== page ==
Whether you are looking to cover your retirement expenses or just adding some extra dollars to your retirement kitty, carefully selected dividend stocks can take you there. Energy stocks offer some of the best yields among all sectors. However, the fastest drop in oil prices in nearly three decades has served as a reminder of the risks inherent in oil and energy stocks. Energy investors, who were grappling with the effects of coronavirus and an expected slower growth across key economies, were not really prepared for the shock from Russia and Saudi Arabia.
In such turbulent times, the key to invest in energy stocks is to increase your dividend income without taking on additional risk. Three stocks that can do precisely that are Enterprise Products Partners (EPD 1.65%), Consolidated Edison (ED 1.77%), and Chevron (CVX 1.64%).
A midstream giant
With a yield higher than 7%, Enterprise Products Partners can provide a significant boost to your retirement income. It is a diversified midstream energy company with operations in oil, gas, and NGLs. It primarily operates oil and gas pipelines, storage terminals, and import-export terminals and earns fee-based income for these services.
The MLP has increased its distribution payments for 62 consecutive quarters. That track record is impressive considering the tough energy market environment over the last few years. Enterprise Products Partners' strong operational performance, resulting in its consistent earnings growth, is behind the company's steady distribution increases. Moreover, Enterprise Products had a distributable cash flow of 1.7 times its distributions for 2019.
What's more, Enterprise Products is known for its strong financial discipline. The company's debt-to-EBITDA ratio stood at 3.2 times at the end of 2019. A ratio below 4 is considered quite conservative for midstream MLPs. The company has a pipeline of growth projects, much of which is now funded from cash generated from operations instead of raising capital in the equity markets as many in this industry are wont to do. All in all, this is one stock you can count on for attractive distribution income irrespective of oil prices.
Consolidated Edison: a top utility
Forty-five years of rising dividends is definitely a feat not many companies can achieve. While Consolidated Edison's fourth-quarter results fell marginally below expectations, its longer-term outlook remains intact.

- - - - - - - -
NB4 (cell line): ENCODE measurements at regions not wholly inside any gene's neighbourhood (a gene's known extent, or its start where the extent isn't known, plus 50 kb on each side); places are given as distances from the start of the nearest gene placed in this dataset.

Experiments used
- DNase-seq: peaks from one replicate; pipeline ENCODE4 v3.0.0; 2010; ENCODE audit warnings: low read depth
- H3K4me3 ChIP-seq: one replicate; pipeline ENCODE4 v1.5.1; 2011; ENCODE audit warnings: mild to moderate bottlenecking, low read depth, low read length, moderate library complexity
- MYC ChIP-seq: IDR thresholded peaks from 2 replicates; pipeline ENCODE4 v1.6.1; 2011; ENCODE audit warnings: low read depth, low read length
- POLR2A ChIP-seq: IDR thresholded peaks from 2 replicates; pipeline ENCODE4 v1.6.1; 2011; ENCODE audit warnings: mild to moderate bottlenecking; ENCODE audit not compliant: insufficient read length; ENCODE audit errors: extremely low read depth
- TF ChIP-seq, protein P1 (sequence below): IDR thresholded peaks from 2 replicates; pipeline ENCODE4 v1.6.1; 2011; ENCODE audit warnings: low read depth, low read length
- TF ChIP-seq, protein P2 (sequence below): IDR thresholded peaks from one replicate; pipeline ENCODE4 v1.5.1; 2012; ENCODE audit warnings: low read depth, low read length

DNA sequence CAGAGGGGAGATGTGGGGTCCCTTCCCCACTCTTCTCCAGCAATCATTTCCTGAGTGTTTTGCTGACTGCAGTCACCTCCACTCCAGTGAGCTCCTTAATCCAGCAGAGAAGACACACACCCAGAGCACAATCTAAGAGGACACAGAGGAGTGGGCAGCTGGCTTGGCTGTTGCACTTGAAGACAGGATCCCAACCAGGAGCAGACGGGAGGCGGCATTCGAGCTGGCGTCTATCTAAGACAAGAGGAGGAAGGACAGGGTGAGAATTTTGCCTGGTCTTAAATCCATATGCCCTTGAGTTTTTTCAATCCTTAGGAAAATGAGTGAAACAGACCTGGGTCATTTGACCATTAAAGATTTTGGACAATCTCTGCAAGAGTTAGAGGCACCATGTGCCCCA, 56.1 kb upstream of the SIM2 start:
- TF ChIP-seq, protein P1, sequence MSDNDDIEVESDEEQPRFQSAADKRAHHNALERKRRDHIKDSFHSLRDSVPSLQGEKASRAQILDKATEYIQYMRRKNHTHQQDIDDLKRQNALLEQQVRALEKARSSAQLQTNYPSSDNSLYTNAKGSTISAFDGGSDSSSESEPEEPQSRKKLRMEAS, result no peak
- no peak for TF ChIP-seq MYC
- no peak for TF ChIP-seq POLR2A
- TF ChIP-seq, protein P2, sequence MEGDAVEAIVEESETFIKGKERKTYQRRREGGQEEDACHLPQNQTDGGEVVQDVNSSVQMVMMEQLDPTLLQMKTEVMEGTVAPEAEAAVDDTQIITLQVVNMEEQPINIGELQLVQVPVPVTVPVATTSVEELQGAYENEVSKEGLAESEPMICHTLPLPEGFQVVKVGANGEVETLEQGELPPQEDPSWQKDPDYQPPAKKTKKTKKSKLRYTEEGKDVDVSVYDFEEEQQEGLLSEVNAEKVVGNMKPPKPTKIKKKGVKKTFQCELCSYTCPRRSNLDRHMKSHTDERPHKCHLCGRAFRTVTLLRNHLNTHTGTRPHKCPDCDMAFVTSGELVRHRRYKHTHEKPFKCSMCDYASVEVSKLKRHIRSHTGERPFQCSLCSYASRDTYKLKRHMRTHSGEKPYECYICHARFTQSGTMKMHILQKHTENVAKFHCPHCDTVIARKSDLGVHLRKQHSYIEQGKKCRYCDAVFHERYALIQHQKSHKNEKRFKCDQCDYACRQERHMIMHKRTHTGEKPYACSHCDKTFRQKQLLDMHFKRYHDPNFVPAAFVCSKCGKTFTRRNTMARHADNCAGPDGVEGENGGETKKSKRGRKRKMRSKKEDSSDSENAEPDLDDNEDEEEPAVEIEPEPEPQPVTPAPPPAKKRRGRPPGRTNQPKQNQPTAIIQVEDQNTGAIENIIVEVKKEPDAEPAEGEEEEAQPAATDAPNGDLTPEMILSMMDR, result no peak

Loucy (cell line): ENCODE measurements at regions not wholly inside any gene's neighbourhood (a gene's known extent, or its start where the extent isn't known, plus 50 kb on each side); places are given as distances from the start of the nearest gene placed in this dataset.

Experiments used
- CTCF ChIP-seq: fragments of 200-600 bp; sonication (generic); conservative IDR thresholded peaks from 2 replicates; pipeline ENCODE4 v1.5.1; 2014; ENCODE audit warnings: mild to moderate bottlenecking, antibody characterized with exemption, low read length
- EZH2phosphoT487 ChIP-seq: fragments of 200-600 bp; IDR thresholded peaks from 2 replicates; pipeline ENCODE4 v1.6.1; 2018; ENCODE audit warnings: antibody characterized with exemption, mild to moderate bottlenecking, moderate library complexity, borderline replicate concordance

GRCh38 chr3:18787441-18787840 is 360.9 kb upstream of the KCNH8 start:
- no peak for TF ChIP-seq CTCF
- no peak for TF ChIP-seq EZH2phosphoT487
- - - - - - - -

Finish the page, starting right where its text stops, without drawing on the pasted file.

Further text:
In January, Consolidated Edison's New York utility got approval for three-year rate plans with a ROE of 8.8%. The utility expects to spend around $12 billion on growth projects over the next three years -- in line with its historical expenditure levels.
Consolidated Edison stock looks a bit expensive compared to peers based on a PE ratio above 21. Similarly, its yield is marginally below that of utility giants Southern Company and Duke Energy. However, there are several factors that explains the company's slightly richer valuation.
Consolidated Edison's payout ratio has historically been lower than that of larger peers like Southern Company and Duke Energy. That provides it a room to increase payouts when needed. In fact, it did grow its dividends faster in the last five year period. Secondly, with a debt-to-equity ratio of 1.2 times, Consolidated Edison's leverage compares favorably with most of its utility peers.
Finally, the company's renewable energy operations opens longer term avenues for its growth as states aim to reduce their carbon footprints. Overall, Consolidated Edison is a must-have utility stock in your retirement portfolio that you can literally buy and forget.
An integrated energy giant
Integrated energy company Chevron has delivered dividend increases for 32 consecutive years. The stock offers a very attractive yield of more than 5%. The company has positioned itself well to grow in the lower energy commodity price environment, which means its growing dividends will likely continue growing in the years to come. Chevron's oil equivalent production rose consecutively over the last three years. At the same time, the company continued to add to its proved reserve balances, which also increased over this period.
Chevron expects production growth of more than 3% CAGR over the next four years, assuming average Brent price of $60 per barrel. Though Brent price averaged $64.4 per barrel in 2019, Chevron's assumption may prove way off-the-mark in light of the latest OPEC developments.
If oil prices remain depressed, things may become a bit difficult for Chevron. Notably, Chevron can cover its cash capital and exploration expenditures and dividends from cash flow from operations at $55 per barrel Brent price. However, the company may have to take more measures to reduce its costs of production if oil prices remain where they stand today for longer. Importantly, the company's scale and diversity of operations, as well as its conservative leverage, allows it to weather periods of oil price volatility far better than its peers.
With a debt-to-capital ratio of 15.8%, Chevron's leverage is lowest among its peers. Though the stock price may remain volatile in the short-to-medium term, the company looks well-placed to continue its dividend streak.